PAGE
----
Amy Bowman, a National Board-certified teacher, recently joined the Extension team at N.C. State University’s Plants for Human Health Institute (PHHI) at the N.C. Research Campus in Kannapolis. Bowman will develop and implement STEM-based instructional initiatives related to the research efforts by PHHI faculty. These might include classroom modules with hands-on activity kits, web resources or targeted lab demonstrations.
“Amy’s science background and expertise in education and curriculum development is a vital addition to our Extension and outreach efforts,” says Jonathan Baros, PHHI Extension Director. “Having this dedicated STEM position will provide a mechanism to collaborate with educators and students without pulling the researchers out of the lab to deliver a presentation.” Furthermore, Bowman will be able to develop materials that can be integrated into the Common Core Standards, adapting the same content to multiple grade levels.
She began her career gaining clinical lab experience as a microbiologist and virologist in Indiana. For the past 15 years, she has been teaching math and science in middle schools in Mecklenburg and Cabarrus Counties; most recently at JN Fries STEM Magnet School. “I’m excited about this opportunity to combine my professional backgrounds of biology and teaching to develop engaging STEM materials for teachers and students,” says Bowman.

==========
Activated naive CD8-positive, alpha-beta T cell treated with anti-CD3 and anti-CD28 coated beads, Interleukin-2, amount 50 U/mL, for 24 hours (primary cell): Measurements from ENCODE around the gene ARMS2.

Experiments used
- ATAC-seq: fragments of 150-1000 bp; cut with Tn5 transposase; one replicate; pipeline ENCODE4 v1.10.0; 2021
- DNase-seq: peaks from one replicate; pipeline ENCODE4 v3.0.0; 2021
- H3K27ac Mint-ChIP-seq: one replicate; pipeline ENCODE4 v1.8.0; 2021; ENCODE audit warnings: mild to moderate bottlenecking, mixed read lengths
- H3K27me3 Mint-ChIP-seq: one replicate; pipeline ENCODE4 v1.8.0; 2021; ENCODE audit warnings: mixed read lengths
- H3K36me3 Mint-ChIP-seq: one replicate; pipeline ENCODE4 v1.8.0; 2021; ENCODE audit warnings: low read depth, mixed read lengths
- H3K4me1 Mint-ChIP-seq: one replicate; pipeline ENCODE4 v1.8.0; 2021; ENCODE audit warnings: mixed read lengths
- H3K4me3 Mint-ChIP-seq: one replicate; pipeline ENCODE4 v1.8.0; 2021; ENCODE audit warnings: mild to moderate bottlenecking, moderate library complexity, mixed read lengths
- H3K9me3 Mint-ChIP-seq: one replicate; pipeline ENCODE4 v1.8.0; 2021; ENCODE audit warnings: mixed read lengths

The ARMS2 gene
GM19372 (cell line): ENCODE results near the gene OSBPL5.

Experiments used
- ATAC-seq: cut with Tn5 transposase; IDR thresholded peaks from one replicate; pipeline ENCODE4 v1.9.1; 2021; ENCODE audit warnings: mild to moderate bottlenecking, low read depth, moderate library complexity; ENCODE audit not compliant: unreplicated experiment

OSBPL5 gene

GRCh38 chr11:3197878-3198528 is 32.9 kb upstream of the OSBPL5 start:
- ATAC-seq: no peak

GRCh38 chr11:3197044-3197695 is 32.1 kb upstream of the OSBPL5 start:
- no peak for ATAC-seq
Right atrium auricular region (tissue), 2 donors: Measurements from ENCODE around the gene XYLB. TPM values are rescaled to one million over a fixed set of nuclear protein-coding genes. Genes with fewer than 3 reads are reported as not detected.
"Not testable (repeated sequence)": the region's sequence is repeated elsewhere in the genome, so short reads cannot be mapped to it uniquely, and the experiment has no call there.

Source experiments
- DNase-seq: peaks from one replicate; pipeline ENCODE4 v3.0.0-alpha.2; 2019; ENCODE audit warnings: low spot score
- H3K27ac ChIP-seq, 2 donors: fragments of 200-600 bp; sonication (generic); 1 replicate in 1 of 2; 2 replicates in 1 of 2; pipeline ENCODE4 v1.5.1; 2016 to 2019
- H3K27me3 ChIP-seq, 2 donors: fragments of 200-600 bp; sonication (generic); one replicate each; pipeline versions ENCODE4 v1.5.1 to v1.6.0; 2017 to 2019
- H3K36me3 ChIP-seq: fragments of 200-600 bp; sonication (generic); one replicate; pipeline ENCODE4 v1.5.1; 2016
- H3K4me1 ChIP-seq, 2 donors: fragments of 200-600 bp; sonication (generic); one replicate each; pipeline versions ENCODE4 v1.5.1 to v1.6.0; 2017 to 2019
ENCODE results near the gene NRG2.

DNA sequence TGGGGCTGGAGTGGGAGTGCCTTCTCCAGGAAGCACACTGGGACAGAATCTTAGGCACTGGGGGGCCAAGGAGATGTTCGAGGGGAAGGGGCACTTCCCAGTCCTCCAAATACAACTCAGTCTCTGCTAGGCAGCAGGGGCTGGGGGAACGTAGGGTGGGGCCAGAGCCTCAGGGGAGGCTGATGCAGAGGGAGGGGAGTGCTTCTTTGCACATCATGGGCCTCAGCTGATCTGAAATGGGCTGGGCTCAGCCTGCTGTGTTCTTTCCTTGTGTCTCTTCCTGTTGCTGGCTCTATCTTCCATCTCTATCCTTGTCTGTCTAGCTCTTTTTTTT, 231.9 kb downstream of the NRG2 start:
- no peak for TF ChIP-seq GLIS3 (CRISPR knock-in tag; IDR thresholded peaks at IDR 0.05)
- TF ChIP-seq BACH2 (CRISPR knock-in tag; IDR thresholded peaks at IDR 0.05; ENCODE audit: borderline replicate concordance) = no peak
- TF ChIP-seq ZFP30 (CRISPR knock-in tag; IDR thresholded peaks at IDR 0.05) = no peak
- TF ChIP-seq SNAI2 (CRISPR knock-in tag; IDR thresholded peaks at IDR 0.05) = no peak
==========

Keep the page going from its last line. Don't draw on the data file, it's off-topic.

In 2015, Bowman participated in Cabarrus County Schools, STEMersion, which included a visit to the Plants for Human Health Institute. Bowman recalls, “The one-day workshop at PHHI really built my interest in the opportunities that exist here. Even as I was participating in one of the lab activities that day, I found myself thinking about how it would fit into my curriculum.”
Bowman earned a Bachelor of Science degree in Biology from Tennessee Technological University in Cookeville, TN, and completed her teacher licensure and Master of Education in Middle and Secondary Education at the University of North Carolina at Charlotte.
Bowman and her husband Chuck live in Concord. They have four grown children and enjoy camping, hiking and whitewater kayaking in their free time.
Megan Bame, Plants for Human Health Institute, Extension Associate, Communications
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